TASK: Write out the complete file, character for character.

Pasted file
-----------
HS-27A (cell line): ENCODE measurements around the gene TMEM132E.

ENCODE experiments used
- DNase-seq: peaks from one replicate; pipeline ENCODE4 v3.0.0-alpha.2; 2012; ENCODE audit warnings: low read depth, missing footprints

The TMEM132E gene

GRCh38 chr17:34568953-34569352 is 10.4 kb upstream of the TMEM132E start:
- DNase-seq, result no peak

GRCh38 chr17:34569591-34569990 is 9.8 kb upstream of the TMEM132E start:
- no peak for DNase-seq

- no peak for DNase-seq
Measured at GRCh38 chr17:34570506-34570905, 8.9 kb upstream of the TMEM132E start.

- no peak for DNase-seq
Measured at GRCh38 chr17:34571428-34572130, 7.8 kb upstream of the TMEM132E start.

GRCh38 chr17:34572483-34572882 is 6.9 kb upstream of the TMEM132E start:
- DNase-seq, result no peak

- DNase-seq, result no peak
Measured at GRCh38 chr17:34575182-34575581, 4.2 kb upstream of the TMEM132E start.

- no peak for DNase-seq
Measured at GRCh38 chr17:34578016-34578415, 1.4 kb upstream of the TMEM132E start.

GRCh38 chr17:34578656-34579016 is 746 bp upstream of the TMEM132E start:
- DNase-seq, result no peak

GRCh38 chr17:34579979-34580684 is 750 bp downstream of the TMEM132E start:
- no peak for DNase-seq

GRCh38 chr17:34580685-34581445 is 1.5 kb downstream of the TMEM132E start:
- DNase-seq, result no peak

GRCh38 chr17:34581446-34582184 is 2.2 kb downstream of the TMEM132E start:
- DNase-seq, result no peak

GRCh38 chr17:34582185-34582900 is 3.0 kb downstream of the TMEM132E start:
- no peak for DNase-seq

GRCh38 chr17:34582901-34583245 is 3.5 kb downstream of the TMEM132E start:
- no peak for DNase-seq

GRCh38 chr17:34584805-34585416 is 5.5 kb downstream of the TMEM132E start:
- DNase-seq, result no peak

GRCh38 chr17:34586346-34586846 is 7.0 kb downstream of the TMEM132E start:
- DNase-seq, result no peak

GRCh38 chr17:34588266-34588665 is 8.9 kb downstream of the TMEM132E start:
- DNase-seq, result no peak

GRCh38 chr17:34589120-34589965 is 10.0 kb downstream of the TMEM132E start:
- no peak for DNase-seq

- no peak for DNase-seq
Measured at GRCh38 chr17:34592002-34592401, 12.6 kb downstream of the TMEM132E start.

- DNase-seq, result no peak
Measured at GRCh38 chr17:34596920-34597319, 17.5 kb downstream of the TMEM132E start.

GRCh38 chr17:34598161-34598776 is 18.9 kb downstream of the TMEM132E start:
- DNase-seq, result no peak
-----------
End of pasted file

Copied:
HS-27A (cell line): ENCODE measurements around the gene TMEM132E.

ENCODE experiments used
- DNase-seq: peaks from one replicate; pipeline ENCODE4 v3.0.0-alpha.2; 2012; ENCODE audit warnings: low read depth, missing footprints

The TMEM132E gene

GRCh38 chr17:34568953-34569352 is 10.4 kb upstream of the TMEM132E start:
- DNase-seq, result no peak

GRCh38 chr17:34569591-34569990 is 9.8 kb upstream of the TMEM132E start:
- no peak for DNase-seq

- no peak for DNase-seq
Measured at GRCh38 chr17:34570506-34570905, 8.9 kb upstream of the TMEM132E start.

- no peak for DNase-seq
Measured at GRCh38 chr17:34571428-34572130, 7.8 kb upstream of the TMEM132E start.

GRCh38 chr17:34572483-34572882 is 6.9 kb upstream of the TMEM132E start:
- DNase-seq, result no peak

- DNase-seq, result no peak
Measured at GRCh38 chr17:34575182-34575581, 4.2 kb upstream of the TMEM132E start.

- no peak for DNase-seq
Measured at GRCh38 chr17:34578016-34578415, 1.4 kb upstream of the TMEM132E start.

GRCh38 chr17:34578656-34579016 is 746 bp upstream of the TMEM132E start:
- DNase-seq, result no peak

GRCh38 chr17:34579979-34580684 is 750 bp downstream of the TMEM132E start:
- no peak for DNase-seq

GRCh38 chr17:34580685-34581445 is 1.5 kb downstream of the TMEM132E start:
- DNase-seq, result no peak

GRCh38 chr17:34581446-34582184 is 2.2 kb downstream of the TMEM132E start:
- DNase-seq, result no peak

GRCh38 chr17:34582185-34582900 is 3.0 kb downstream of the TMEM132E start:
- no peak for DNase-seq

GRCh38 chr17:34582901-34583245 is 3.5 kb downstream of the TMEM132E start:
- no peak for DNase-seq

GRCh38 chr17:34584805-34585416 is 5.5 kb downstream of the TMEM132E start:
- DNase-seq, result no peak

GRCh38 chr17:34586346-34586846 is 7.0 kb downstream of the TMEM132E start:
- DNase-seq, result no peak

GRCh38 chr17:34588266-34588665 is 8.9 kb downstream of the TMEM132E start:
- DNase-seq, result no peak

GRCh38 chr17:34589120-34589965 is 10.0 kb downstream of the TMEM132E start:
- no peak for DNase-seq

- no peak for DNase-seq
Measured at GRCh38 chr17:34592002-34592401, 12.6 kb downstream of the TMEM132E start.

- DNase-seq, result no peak
Measured at GRCh38 chr17:34596920-34597319, 17.5 kb downstream of the TMEM132E start.

GRCh38 chr17:34598161-34598776 is 18.9 kb downstream of the TMEM132E start:
- DNase-seq, result no peak